- The purpose of resting is to slow down your heart rate and breathing and rest your hearts and lungs. Resting gives your body the time to get rid of the lactic acids built up in your muscles and to recover from the strains and possible pressure sores.
- Try to rest in regular intervals and make them part of your walking rhythm. Try to rest for 10 minutes after every one hour of hiking.
- Try to stick to short 10 minutes breaks and only use your lunch break and possibly your dinner break as extended rest periods. 10 minute is the most effective rest duration when it comes to body recovery.
- Set a stop watch if you fear that there is a chance of breaking the 10 minute limit. It is very easy to dose of even in 10 minutes.
- Make sure to take of your backpack and try to relax your body and mind as quickly as possible. Get out of the sun and generally try to rest in a cool and shady location. You can use your backpack as a back support for sitting down.
- In longer lunch and dinner breaks you will want to give your feet a rest by removing your shoes and putting on slippers, sandals or, if conditions allow it, walk bare foot. That will help prevent Blisters. Longer rest periods are also a great opportunity to dry possibly wet clothes and check your equipment.
Crossing rivers or lakes can be risky. Waters that seem still could have strong currents and shallow waters could suddenly turn out to be quite deep. Assessing the situation is step one. Knowing how to deal with possible water dangers is step two. In this section we will give some guidelines on crossing rivers and lakes and how to deal with Water Hazards.
If you can avoid river wading and especially swimming then do so! If there is a bridge 1 mile along the river then detour and take the bridge. Safety always comes first!
In general you should try to remain calm when anything happens to you and you end up in the water. Frantic swimming will exert you quickly. Try to remain calm and float as you assess your situation and try to come up with a solution.
Should you be swept away when crossing a river and the river is filled with obstacles like rocks and logs then the safest position is to float on your back with your legs in front of you to absorb any bumps while using your arms to push away obstacles and steer.
If a team mate fall into the water, try using rope or sticks to try and get him/her back to shore. Keep the rope flexible and do not tie it to a tree or other obstacle. A strong current might drag the victim under with no slack to submerge again.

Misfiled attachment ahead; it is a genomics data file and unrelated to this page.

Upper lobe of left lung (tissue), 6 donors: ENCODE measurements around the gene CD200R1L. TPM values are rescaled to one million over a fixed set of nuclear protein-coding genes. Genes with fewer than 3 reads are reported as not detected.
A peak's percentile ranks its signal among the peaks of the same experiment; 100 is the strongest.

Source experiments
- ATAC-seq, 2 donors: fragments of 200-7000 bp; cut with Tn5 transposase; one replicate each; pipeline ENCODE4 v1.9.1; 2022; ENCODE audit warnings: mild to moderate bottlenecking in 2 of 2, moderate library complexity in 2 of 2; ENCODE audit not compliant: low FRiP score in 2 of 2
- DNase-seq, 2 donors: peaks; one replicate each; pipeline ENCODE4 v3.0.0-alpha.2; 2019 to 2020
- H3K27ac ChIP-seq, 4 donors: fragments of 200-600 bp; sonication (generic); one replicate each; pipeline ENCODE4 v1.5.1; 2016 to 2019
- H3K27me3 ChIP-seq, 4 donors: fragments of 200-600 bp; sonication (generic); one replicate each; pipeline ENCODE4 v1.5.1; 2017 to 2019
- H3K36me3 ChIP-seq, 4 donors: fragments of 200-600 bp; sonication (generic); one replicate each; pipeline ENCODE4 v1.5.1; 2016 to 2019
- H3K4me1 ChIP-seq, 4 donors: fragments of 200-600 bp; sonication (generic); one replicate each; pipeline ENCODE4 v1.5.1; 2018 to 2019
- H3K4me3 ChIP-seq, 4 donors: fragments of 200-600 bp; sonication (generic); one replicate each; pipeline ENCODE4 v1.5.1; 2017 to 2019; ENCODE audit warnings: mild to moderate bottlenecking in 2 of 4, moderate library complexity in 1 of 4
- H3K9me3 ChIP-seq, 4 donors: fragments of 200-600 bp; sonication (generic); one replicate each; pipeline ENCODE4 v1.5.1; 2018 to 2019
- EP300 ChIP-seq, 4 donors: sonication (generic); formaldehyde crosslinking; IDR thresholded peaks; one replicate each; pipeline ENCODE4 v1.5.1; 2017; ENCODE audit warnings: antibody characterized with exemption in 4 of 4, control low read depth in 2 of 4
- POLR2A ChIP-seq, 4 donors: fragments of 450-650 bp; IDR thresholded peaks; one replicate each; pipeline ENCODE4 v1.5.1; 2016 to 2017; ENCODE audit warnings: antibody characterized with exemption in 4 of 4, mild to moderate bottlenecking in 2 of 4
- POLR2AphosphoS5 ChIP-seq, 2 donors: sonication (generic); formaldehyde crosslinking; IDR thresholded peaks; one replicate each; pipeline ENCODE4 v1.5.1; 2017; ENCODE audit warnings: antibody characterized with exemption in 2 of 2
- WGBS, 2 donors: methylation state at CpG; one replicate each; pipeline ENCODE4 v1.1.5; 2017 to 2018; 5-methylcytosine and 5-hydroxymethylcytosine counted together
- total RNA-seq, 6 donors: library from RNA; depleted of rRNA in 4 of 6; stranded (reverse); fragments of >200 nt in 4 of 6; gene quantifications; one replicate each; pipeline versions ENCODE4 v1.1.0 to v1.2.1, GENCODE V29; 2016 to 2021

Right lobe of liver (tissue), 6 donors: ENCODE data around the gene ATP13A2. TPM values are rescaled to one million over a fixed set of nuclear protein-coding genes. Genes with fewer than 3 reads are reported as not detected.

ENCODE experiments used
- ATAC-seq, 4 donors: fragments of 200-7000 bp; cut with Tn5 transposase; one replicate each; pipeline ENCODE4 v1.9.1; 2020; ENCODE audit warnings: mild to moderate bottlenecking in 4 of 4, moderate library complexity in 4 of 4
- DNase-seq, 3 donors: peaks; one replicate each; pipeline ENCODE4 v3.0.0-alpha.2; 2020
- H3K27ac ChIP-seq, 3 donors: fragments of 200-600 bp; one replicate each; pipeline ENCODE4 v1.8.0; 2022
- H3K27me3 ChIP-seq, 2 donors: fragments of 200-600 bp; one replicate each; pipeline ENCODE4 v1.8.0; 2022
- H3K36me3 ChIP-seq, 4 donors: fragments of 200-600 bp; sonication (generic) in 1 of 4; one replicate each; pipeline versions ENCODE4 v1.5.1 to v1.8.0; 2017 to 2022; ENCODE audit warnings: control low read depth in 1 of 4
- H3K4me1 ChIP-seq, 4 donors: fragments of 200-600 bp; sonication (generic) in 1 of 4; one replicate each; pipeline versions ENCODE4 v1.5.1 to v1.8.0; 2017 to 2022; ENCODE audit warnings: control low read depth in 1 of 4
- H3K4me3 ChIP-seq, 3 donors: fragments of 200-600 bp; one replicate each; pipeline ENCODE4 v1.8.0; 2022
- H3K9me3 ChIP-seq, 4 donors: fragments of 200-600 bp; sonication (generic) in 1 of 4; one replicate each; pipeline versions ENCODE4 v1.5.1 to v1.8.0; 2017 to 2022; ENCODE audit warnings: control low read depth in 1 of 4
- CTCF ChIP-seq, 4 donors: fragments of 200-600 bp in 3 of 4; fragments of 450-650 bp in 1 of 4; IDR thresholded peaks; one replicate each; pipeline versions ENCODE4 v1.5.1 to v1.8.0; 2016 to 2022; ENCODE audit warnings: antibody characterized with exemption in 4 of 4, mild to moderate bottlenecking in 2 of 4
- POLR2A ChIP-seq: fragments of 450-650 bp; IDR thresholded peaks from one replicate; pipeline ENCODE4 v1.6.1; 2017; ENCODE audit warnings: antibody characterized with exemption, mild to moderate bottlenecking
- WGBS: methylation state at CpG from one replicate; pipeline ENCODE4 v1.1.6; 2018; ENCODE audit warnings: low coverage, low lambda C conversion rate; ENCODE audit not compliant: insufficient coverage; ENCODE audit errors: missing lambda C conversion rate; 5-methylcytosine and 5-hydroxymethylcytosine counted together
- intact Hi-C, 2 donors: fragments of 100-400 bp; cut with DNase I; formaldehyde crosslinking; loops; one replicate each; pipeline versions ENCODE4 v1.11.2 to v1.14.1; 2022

Stream & River Wading
- Smaller rivers often have boulders. Try finding a place where you would be able to cross the river by using these boulders as stepping stones. Extend your hiking poles so you can plant them in the water for balance. If you do not have hiking poles with you find a large stick. Go from boulder to boulder planting the ball of your feet on the summit of each boulder. Wet rocks, especially those overgrown with mosses, can be very slippery so go slow and plan your moves.
- Always walk along the river bank and find a good place to cross. Do not try to find the place where the river is narrowest. Often the wider parts of the river have slower currents and shallower waters. Look for boulders that either provide a path or at least slow down the current and provide easy surfaces of deposited gravel behind them. Choose a route that offers safe passage on the way to the other site and a route that is back-trackable should things get rougher.
- If you have to wade through the river then assess the river bottom surface. Only go in with bare feet if you are sure that there is no chance of cuts or serious scrapes. If you go bare feet then put your sock in your boots and put them in your backpack and use your backpack’s splash cover. If your backpack is full then tie the laces together and hang them on your backpack. If you brought a pair of sandals then now would be the great opportunity to use them.
- You can assess the current of a flowing river by throwing a stick or other floating object in the water. You will be surprised how seemingly calm rivers can still have a strong current. In stronger currents plan a route that angles down and across the current of the river.
- Undo the waist belt of your backpack! Should you fall your backpack could drag you down and seriously constraint your movement. With your waist belt undone you will be able to easily slip out of your backpack should you get dragged away.
About the foot
7 out of 10 hikers wear poorly fitted boots and don’t even know it. That adds up to a lot of unnecessary blisters and sore feet for some, even sore knees and ankles. The solution is simple. Learn proper footwear fitting and you’ll kiss sore feet goodbye.
About foot wear
Lots of trekkers practice four rules when choosing boots: 1) Pick out a quality boot. 2) Get a good fit. 3) Get a good fit. 4) Get a good fit.
A quick primer on choosing the right hiking sock:
You probably don’t even consider it “gear,” right? Well, think again. Would you put a set of wooden caveman wheels on your brand new Land Rover? Or, shingle the roof of your new house with cardboard? Then why jeopardize the performance of your fancy new boots with a pair of junky socks?
Good socks keep your feet happier and healthier. They provide cushioning, wick sweat, keep your little piggies warm and dry, fine-tune your boot fit, and reduce friction inside your boot (less blisters!).
5 questions you just gotta to ask a boot salesperson
Ask experienced trekkers what they consider the most critical piece of gear, and nine out of ten will say “boots” without hesitation. Happy feet are the first step towards a happy trip. That’s why the experts insist you invest a bit of time in the store to make sure you pick the best boot for your foot and get the boot properly fitted for each foot.
What’s a conscientious consumer to do? Here are five specific questions to ask your boot fitter.
1. Will you measure my feet (please)?
The first step is always to get an accurate measurement using a brannock device. “If a fitter doesn’t start by measuring and inspecting a customer’s foot that may be a sign that he is not well trained in boot fitting.”
2. Can you customize the fit?